• You need very basic email marketing: Businesses that are new to digital marketing often get this mixed up. If your goal is to send basic, batch emails to different list segments, you don’t need full-scale marketing automation. An email marketing tool — many of which are free — will be more than adequate.
  • You aren’t ready to commit to a vendor: Maybe you want to see how marketing automation fits into your workflows, but you aren’t ready to sign a contract with a vendor. Sign up for a free trial or use a basic version for a while and see how it goes. Do you see any ROI? How do your team members like the product?

When to Go with a Professional Solution

You don’t have to think of marketing automation as “expensive” (please don’t hurt me). It’s a matter of perspective and timing, really. Depending on the vendor, the price tag and implementation costs might seem high, but that’s because you’re thinking of MA as a capital expense — the proverbial “necessary evil.”

In reality, if you’re marketing operations are big enough and complex enough to warrant marketing automation, you should be thinking of a software platform as an operational expense, an integral part of your growth strategy. It may take some time (3-6 months, ballpark) to see a solution pay for itself, but after it does, you’ll reap the benefits.


According to July report by VentureBeat Insight, the large majority of marketers actually think MA software is “fairly priced.”

So, how do you know when it’s time to adopt a paid solution? Here are three indicators:

  • You need access to advanced analytics and reporting: This is especially pertinent in the B2B world, where decision-makers are pressured to imbue traditional marketing tactics with business intelligence. Account-based marketing would be a perfect example; you’re using advanced data analysis (propensity modeling, account profiling, etc.) to vet potential clients, engage their brand, and push your services. You won’t find these kinds of features in a free platform.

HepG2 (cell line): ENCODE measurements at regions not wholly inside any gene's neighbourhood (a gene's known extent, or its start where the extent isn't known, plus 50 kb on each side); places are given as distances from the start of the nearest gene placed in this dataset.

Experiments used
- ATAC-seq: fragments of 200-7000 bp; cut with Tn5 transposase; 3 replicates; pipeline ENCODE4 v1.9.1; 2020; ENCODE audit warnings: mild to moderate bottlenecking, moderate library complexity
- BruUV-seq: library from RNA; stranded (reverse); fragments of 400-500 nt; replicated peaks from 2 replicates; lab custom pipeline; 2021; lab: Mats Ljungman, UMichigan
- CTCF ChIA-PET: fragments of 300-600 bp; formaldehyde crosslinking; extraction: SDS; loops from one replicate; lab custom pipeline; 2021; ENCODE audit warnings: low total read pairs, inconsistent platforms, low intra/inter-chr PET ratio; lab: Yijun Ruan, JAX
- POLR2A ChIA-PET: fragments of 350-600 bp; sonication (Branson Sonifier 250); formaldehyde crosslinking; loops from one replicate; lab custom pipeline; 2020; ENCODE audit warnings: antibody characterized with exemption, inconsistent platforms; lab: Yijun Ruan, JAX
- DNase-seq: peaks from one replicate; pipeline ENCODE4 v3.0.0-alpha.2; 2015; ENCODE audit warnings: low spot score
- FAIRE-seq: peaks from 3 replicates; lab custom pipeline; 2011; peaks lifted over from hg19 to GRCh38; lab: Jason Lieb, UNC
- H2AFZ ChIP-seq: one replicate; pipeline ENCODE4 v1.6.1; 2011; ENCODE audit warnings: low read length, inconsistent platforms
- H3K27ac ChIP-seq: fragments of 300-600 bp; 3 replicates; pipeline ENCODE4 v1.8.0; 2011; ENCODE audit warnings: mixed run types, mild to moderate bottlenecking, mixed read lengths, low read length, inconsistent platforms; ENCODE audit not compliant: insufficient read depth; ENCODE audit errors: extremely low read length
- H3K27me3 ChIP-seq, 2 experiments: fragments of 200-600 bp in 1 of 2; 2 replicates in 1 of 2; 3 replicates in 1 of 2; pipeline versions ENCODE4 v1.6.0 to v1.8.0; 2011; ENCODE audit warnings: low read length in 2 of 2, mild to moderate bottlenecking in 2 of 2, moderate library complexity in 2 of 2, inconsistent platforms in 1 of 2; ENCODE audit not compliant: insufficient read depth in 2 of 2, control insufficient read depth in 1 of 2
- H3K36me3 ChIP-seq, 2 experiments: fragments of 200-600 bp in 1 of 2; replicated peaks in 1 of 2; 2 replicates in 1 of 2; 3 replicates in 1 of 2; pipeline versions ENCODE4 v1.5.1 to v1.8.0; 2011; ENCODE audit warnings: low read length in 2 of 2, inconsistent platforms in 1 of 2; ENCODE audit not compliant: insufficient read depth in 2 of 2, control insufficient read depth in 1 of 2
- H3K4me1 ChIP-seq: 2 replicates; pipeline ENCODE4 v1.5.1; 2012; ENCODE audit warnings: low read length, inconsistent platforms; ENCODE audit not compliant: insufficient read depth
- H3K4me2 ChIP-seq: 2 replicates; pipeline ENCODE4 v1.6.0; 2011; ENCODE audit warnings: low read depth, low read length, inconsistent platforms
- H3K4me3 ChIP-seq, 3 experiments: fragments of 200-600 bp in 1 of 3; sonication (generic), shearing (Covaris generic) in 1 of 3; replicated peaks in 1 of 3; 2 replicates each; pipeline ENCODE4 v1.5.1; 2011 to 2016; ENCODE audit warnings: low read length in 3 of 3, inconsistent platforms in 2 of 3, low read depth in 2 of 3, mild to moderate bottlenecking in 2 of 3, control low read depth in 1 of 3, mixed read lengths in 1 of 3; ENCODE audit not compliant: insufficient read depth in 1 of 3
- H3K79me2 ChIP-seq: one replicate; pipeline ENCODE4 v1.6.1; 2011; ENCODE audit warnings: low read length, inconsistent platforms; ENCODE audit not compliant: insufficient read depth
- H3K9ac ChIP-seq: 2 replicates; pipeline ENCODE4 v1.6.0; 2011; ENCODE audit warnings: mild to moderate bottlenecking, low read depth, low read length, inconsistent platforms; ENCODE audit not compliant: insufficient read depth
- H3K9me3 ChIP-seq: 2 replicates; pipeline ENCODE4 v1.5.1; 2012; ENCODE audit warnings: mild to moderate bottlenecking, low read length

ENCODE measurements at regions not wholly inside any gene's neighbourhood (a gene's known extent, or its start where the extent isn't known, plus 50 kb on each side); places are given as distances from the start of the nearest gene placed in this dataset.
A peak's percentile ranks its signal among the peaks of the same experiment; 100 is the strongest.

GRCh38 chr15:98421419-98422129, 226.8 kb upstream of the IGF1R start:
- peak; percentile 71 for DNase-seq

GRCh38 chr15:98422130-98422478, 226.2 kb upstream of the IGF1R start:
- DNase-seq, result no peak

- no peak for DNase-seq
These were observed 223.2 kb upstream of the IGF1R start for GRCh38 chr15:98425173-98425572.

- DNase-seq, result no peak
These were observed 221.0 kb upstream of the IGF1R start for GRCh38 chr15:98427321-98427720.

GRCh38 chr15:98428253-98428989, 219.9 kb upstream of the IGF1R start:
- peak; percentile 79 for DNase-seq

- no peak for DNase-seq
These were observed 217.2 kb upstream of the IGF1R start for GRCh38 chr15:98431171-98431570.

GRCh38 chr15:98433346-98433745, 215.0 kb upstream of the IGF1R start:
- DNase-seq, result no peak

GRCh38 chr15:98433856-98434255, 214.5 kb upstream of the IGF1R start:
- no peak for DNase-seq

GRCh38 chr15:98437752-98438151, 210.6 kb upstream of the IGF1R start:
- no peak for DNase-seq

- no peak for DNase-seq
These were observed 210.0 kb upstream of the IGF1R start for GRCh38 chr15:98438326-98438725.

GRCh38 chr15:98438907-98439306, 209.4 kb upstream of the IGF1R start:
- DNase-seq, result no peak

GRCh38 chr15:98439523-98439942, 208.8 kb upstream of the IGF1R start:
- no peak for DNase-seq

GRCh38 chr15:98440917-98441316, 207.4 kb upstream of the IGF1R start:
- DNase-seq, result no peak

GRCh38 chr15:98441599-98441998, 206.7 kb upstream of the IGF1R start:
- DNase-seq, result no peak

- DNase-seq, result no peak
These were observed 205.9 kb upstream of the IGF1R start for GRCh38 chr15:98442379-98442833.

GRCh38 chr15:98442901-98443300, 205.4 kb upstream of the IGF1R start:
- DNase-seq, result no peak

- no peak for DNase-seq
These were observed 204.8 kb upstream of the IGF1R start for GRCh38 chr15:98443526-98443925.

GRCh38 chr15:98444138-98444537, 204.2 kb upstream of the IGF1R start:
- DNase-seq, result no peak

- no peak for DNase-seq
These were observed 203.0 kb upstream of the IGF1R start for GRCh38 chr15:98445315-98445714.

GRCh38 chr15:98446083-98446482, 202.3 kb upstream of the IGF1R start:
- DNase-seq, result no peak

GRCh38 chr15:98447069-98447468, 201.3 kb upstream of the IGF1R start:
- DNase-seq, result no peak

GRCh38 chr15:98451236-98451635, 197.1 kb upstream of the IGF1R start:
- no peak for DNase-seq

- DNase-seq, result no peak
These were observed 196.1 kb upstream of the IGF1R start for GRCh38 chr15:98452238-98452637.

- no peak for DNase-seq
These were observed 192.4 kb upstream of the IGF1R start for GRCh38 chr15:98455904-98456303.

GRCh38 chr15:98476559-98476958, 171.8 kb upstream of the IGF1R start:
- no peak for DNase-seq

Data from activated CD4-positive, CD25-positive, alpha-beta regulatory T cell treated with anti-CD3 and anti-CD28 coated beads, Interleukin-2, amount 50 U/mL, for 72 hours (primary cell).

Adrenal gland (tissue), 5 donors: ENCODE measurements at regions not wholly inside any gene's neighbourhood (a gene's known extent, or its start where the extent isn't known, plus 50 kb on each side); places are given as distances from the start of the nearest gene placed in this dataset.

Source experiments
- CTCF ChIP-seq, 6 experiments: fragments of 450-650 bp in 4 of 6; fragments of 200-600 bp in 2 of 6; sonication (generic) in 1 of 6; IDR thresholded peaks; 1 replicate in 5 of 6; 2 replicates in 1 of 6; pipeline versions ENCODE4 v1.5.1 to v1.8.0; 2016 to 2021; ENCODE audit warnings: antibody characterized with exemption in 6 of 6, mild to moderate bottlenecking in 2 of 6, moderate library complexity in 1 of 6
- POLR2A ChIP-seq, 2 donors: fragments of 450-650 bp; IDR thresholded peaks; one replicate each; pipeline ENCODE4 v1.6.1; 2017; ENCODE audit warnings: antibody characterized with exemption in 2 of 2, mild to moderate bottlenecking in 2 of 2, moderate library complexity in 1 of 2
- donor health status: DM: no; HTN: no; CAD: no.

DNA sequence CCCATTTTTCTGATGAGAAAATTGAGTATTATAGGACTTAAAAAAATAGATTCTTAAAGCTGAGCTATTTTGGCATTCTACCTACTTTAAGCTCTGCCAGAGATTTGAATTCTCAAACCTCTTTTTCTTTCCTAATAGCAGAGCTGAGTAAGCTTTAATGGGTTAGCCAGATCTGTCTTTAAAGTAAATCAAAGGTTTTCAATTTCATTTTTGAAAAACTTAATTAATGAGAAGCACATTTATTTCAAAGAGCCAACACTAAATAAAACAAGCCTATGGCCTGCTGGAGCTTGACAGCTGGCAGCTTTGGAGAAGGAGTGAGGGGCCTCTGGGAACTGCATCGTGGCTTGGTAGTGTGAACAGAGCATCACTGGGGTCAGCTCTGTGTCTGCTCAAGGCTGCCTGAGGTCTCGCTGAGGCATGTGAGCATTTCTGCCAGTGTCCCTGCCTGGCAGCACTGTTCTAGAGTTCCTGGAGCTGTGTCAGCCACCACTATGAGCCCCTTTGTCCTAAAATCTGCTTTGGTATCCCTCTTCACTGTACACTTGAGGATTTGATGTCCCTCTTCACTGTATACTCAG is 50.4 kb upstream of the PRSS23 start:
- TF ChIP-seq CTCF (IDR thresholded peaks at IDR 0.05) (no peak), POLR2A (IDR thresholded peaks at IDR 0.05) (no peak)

• You need to run advanced campaigns with a large number of contacts: Free marketing automation tools may let you capture leads and keep an eye on your website, but if you need to do much more than that — like build an email nurturing program with custom rules and autoresponders — you’ll need a professional-grade solution.
  • You need your MA platform to integrate with other business applications: Horizontal integration is a hallmark of good marketing technology. According to a survey by Pepper Global, “product integration” is the number two factor (after price) marketers use to evaluate MA software. Unfortunately, integration is is not a strong point in free solutions. They usually have less established developer communities, and some may even limit your API activity using a “freemium” pricing model. Find an MA platform that works for you budget and supports the business applications you already use, whether that be CRM, social media management, or web analytics.

* Just because you can get marketing automation software for free doesn’t mean you should . . . or that you’ll enjoy it, or that it will make any measurable contribution to your marketing goals.

Then again, not every business needs to go out and spend thousands of dollars on a top-of-the-line product suite. There are plenty of vendors that offer on-demand solutions for less than $100 per month, depending on the number of users and contacts.

Define your goals, decide what tools will help you accomplish those goals, and find a solution that offers the most bang for your buck — even if that’s a really small buck.

About Aleksandr Peterson

Aleksandr Peterson has a bacground as technology analyst at TechnologyAdvice. He covers marketing automation, CRMs, project management, human resources, and other emerging business technology. Currently he is Content Product Manager at Asuron. Connect with him on LinkedIn.